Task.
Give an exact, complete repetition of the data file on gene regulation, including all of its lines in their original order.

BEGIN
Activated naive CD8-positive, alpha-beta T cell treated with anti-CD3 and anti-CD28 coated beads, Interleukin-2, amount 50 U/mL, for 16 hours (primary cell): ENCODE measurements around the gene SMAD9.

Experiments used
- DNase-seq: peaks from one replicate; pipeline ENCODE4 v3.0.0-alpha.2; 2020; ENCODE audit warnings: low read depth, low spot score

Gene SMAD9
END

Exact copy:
Activated naive CD8-positive, alpha-beta T cell treated with anti-CD3 and anti-CD28 coated beads, Interleukin-2, amount 50 U/mL, for 16 hours (primary cell): ENCODE measurements around the gene SMAD9.

Experiments used
- DNase-seq: peaks from one replicate; pipeline ENCODE4 v3.0.0-alpha.2; 2020; ENCODE audit warnings: low read depth, low spot score

Gene SMAD9